Have you ever shared a loot drop with a teammate, guided your friend through a game new to them, or got something for a pal on the Steam sale? You may have felt great about it. Your friend got to get a new game experience or a level up because of you, and now you're ready to take on the wide-open world. There's science behind it.
Dr. Susan Albers, a psychologist from the world outside our gaming universe (Cleveland Clinic, to be exact), studied how the happy chemicals in our brain are related to gift-giving. When we give or help, our brains go into 'Epic Reward' mode, releasing a power combo of healthy chemicals. We're talking about serotonin, our built-in mood stabilizer; dopamine, which gives you a sense of pleasure; and oxytocin, which creates your social connection.
States Dr Albers:
"When we do things for other people, it makes us feel much more engaged and joyful… that's good for our health and our happiness."
Gaining these happy brain chemicals can help us in so many other ways! It's not just giving your friend a game; it can be so much more than that.
Sharing is caring, and not just for your guild! Gifting a game or helping others can lower your real-life blood pressure and boost your heart stats. It's like getting an in-game HP boost, but the effects spill over into reality.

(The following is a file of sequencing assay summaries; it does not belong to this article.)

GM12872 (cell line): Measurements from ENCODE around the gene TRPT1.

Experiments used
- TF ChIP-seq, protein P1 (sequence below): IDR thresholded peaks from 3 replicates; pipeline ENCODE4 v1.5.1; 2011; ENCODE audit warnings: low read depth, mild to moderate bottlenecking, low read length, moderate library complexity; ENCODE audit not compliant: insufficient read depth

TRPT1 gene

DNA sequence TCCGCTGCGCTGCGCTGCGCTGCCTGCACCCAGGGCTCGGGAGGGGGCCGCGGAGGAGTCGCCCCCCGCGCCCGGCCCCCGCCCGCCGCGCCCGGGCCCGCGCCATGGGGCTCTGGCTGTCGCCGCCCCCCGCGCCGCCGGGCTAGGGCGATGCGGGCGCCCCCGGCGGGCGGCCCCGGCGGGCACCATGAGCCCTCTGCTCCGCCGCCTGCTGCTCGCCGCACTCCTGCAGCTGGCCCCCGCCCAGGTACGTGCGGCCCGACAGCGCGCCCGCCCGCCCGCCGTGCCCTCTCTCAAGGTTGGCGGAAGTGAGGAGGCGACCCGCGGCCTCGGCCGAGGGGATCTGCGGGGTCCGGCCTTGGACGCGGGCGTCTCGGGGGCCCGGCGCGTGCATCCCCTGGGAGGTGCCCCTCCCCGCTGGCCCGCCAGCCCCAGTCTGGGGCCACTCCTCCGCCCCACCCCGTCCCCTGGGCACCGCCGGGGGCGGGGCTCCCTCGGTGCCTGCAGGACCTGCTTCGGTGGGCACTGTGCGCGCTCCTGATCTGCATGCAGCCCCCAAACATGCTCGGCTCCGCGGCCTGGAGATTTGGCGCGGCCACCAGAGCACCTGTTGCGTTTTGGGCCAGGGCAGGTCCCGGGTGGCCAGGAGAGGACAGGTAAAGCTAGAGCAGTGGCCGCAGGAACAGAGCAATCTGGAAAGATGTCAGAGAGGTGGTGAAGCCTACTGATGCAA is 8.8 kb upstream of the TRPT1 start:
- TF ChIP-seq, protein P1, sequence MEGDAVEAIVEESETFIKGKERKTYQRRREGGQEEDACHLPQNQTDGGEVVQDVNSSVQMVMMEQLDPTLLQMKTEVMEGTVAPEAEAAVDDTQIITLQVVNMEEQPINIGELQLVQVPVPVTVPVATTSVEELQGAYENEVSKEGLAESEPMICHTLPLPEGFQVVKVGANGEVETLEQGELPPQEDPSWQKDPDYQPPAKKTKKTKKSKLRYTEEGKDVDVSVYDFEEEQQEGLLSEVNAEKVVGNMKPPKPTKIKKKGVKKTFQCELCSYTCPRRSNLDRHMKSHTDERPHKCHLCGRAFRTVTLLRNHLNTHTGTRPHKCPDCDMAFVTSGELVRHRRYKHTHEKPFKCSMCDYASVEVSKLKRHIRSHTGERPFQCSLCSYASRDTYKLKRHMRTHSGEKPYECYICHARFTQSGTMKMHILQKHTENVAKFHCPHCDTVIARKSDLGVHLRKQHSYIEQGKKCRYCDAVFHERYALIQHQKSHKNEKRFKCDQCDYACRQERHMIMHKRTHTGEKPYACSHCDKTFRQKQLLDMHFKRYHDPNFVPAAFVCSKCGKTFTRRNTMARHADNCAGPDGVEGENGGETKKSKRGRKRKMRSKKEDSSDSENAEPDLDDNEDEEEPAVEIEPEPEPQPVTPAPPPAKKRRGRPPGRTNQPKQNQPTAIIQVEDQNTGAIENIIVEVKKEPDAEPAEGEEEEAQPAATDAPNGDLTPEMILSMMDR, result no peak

Acts of digital kindness can reduce your cortisol levels, the pesky stress hormone that can make you feel stuck in a glitch. And we all know that our stress levels are way off the charts. I'm looking at you.
Gamers who lend a helping hand to others or surprise them with a game gift tend to gain extra life on their health bar. Research has shown that people who volunteer or regularly give live longer lives than others.
Just like the thrill of cracking a tricky game puzzle or the joy of gifting and receiving games, giving can light up your brain's reward center, triggering a 'gamer's high.' This secret buff boosts self-esteem, ramps up happiness, and keeps those real-life debuffs (like depression) at bay.
It’s also good to remember that you don't need money to give or receive these happy brain chemical health benefits. It could be as easy as helping a younger sibling complete a level in Mario or giving successful commands to your teams on comms. It's the holiday season, and our spirits should be high! Game on, and get those brain chemicals movin'.
Source: Cleveland Clinic. (n.d.). Why Giving Is Good for Your Health. Retrieved December 07, 2023, from https://health.clevelandclinic.org/why-giving-is-good-for-your-health/